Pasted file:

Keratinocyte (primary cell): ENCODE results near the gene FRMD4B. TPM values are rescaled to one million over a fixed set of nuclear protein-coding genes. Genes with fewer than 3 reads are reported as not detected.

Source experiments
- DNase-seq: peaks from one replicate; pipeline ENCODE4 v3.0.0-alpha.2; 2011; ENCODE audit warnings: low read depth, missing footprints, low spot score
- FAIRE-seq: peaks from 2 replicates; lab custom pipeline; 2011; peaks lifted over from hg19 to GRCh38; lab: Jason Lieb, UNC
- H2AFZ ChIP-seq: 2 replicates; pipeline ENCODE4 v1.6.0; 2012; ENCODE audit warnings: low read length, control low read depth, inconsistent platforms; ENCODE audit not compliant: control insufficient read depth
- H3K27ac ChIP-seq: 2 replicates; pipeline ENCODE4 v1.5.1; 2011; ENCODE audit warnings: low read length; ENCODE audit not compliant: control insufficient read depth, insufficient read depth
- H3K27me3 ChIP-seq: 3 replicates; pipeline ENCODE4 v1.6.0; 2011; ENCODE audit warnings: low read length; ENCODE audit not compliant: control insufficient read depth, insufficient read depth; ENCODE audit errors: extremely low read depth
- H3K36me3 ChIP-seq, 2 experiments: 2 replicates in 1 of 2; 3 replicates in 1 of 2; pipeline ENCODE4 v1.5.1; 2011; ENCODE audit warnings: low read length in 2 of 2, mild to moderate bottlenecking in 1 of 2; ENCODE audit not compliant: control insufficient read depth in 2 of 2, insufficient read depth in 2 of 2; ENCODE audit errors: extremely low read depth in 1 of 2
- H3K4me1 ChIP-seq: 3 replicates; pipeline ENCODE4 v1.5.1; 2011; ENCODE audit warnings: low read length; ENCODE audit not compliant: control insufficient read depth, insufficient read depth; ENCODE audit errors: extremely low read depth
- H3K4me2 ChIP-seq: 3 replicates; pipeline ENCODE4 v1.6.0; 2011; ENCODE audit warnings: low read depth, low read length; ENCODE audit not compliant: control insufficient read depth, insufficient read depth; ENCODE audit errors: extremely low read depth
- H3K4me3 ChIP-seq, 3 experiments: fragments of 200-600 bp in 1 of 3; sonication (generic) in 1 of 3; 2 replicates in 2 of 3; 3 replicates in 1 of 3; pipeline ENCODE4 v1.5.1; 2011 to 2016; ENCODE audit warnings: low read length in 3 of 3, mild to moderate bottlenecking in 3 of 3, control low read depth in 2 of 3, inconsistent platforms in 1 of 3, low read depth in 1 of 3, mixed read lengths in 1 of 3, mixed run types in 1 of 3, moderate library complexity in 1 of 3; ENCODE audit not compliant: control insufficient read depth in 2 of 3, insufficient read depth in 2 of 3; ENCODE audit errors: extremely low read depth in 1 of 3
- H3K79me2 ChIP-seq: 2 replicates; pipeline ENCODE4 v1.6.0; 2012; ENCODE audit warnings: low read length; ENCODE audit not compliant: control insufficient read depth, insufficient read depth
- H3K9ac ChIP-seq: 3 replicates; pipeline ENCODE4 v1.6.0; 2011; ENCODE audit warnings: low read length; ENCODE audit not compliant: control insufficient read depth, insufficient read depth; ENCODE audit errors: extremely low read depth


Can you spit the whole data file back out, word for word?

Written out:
Keratinocyte (primary cell): ENCODE results near the gene FRMD4B. TPM values are rescaled to one million over a fixed set of nuclear protein-coding genes. Genes with fewer than 3 reads are reported as not detected.

Source experiments
- DNase-seq: peaks from one replicate; pipeline ENCODE4 v3.0.0-alpha.2; 2011; ENCODE audit warnings: low read depth, missing footprints, low spot score
- FAIRE-seq: peaks from 2 replicates; lab custom pipeline; 2011; peaks lifted over from hg19 to GRCh38; lab: Jason Lieb, UNC
- H2AFZ ChIP-seq: 2 replicates; pipeline ENCODE4 v1.6.0; 2012; ENCODE audit warnings: low read length, control low read depth, inconsistent platforms; ENCODE audit not compliant: control insufficient read depth
- H3K27ac ChIP-seq: 2 replicates; pipeline ENCODE4 v1.5.1; 2011; ENCODE audit warnings: low read length; ENCODE audit not compliant: control insufficient read depth, insufficient read depth
- H3K27me3 ChIP-seq: 3 replicates; pipeline ENCODE4 v1.6.0; 2011; ENCODE audit warnings: low read length; ENCODE audit not compliant: control insufficient read depth, insufficient read depth; ENCODE audit errors: extremely low read depth
- H3K36me3 ChIP-seq, 2 experiments: 2 replicates in 1 of 2; 3 replicates in 1 of 2; pipeline ENCODE4 v1.5.1; 2011; ENCODE audit warnings: low read length in 2 of 2, mild to moderate bottlenecking in 1 of 2; ENCODE audit not compliant: control insufficient read depth in 2 of 2, insufficient read depth in 2 of 2; ENCODE audit errors: extremely low read depth in 1 of 2
- H3K4me1 ChIP-seq: 3 replicates; pipeline ENCODE4 v1.5.1; 2011; ENCODE audit warnings: low read length; ENCODE audit not compliant: control insufficient read depth, insufficient read depth; ENCODE audit errors: extremely low read depth
- H3K4me2 ChIP-seq: 3 replicates; pipeline ENCODE4 v1.6.0; 2011; ENCODE audit warnings: low read depth, low read length; ENCODE audit not compliant: control insufficient read depth, insufficient read depth; ENCODE audit errors: extremely low read depth
- H3K4me3 ChIP-seq, 3 experiments: fragments of 200-600 bp in 1 of 3; sonication (generic) in 1 of 3; 2 replicates in 2 of 3; 3 replicates in 1 of 3; pipeline ENCODE4 v1.5.1; 2011 to 2016; ENCODE audit warnings: low read length in 3 of 3, mild to moderate bottlenecking in 3 of 3, control low read depth in 2 of 3, inconsistent platforms in 1 of 3, low read depth in 1 of 3, mixed read lengths in 1 of 3, mixed run types in 1 of 3, moderate library complexity in 1 of 3; ENCODE audit not compliant: control insufficient read depth in 2 of 3, insufficient read depth in 2 of 3; ENCODE audit errors: extremely low read depth in 1 of 3
- H3K79me2 ChIP-seq: 2 replicates; pipeline ENCODE4 v1.6.0; 2012; ENCODE audit warnings: low read length; ENCODE audit not compliant: control insufficient read depth, insufficient read depth
- H3K9ac ChIP-seq: 3 replicates; pipeline ENCODE4 v1.6.0; 2011; ENCODE audit warnings: low read length; ENCODE audit not compliant: control insufficient read depth, insufficient read depth; ENCODE audit errors: extremely low read depth